Animal control officers grateful after rescued dogs adopted

Chief reflects on community’s generosity

By: Eric Czarnik | Sterling Heights Sentry | Published November 21, 2019

 Macomb Community College veterinary tech students try to clean up a dog rescued from a Sterling Heights home in February.

Macomb Community College veterinary tech students try to clean up a dog rescued from a Sterling Heights home in February.

File photo by Deb Jacques

STERLING HEIGHTS — More than nine months after dozens of dogs were rescued by authorities in Sterling Heights, Macomb County officials are reflecting on an outpouring of generosity that helped turn those animals into pets for new homes.

The Macomb County Animal Control Division had a handful when it rescued more than 50 dogs Feb. 13. The dogs had been hoarded at a Sterling Heights home, according to police.

On Feb. 14, Macomb County Executive Mark Hackel said at a press conference that many of the rescued dogs were dirty, underfed and feces-covered. County officials asked the public for donations to help shoulder the burden of taking care of 53 dogs that needed new homes.

With the holiday season and the end of the year now on the horizon, Macomb County Animal Control Division Chief Jeff Randazzo gave a November update about the donations and the dogs’ status. He said all of the dogs were placed with partnering rescue groups, which adopted them out.

“It was a great time for the community to come together,” he said.

Randazzo said the division received both donated supplies and an undisclosed amount of monetary donations. He said the donated materials made up 19 pallets full of supplies, including dog food, blankets, towels and cleaning supplies.

“So what we did was we took the donations, which we were very thankful for, and we divided them up for each rescue organization that took the dogs,” he said. “All donations, we stuck into a warehouse. We allowed all these rescue groups that actually took the dogs to help themselves to what they needed.”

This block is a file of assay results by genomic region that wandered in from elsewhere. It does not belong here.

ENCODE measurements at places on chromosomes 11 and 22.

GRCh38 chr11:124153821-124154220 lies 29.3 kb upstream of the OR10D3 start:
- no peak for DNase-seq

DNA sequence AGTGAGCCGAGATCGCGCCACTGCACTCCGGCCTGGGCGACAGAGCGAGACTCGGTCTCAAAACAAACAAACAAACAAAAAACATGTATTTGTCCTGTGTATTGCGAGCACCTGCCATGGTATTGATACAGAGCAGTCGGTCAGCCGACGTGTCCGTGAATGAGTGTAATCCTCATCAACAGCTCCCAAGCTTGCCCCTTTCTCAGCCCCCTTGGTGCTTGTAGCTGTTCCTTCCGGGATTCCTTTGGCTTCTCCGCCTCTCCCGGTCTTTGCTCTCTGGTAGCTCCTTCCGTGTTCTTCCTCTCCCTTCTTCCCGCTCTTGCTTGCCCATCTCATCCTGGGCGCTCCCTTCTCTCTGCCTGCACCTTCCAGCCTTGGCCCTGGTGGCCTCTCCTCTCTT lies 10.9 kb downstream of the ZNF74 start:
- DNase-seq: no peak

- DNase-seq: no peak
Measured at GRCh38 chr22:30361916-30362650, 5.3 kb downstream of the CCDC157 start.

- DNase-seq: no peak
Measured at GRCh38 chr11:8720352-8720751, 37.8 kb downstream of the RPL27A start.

Donations ended up going to rescue groups and the Macomb County Rotating Emergency Shelter Team, Randazzo said.

Randazzo showed a February email from the Macomb County Animal Control Division that thanked donors and volunteers. The email said the division was amazed and humbled “but not surprised” at the level of community support over a 48-hour time period. The email thanked volunteers and students from Baker and Macomb Community colleges for performing tasks such as walking, bathing and vaccinating dogs, and cleaning kennels, bedding and dishes.

More than a dozen partner groups participated. Michelle Heyza, the founder of A ReJoyceful Animal Rescue, said her rescue group ended up taking 11 of the rescued dogs and helped them get new homes. She said the group also used some of the donated supplies, such as blankets and towels, that the Macomb County Animal Control Division received.

“We spent a lot of money getting them medically up to date and cleared,” she said about the dogs. “I would say we probably invested about $25,000-$30,000 in clearing all of their ailments. They all found great homes, excellent homes.”

Find out more about the Macomb County Animal Control Division, 21417 Dunham Road in Clinton Township, by visiting animalcontrol.macombgov.org or by calling (586) 469-5115. Find out more about A ReJoyceful Animal Rescue by visiting www.rejoycefulrescue.com or by calling (586) 944-7210.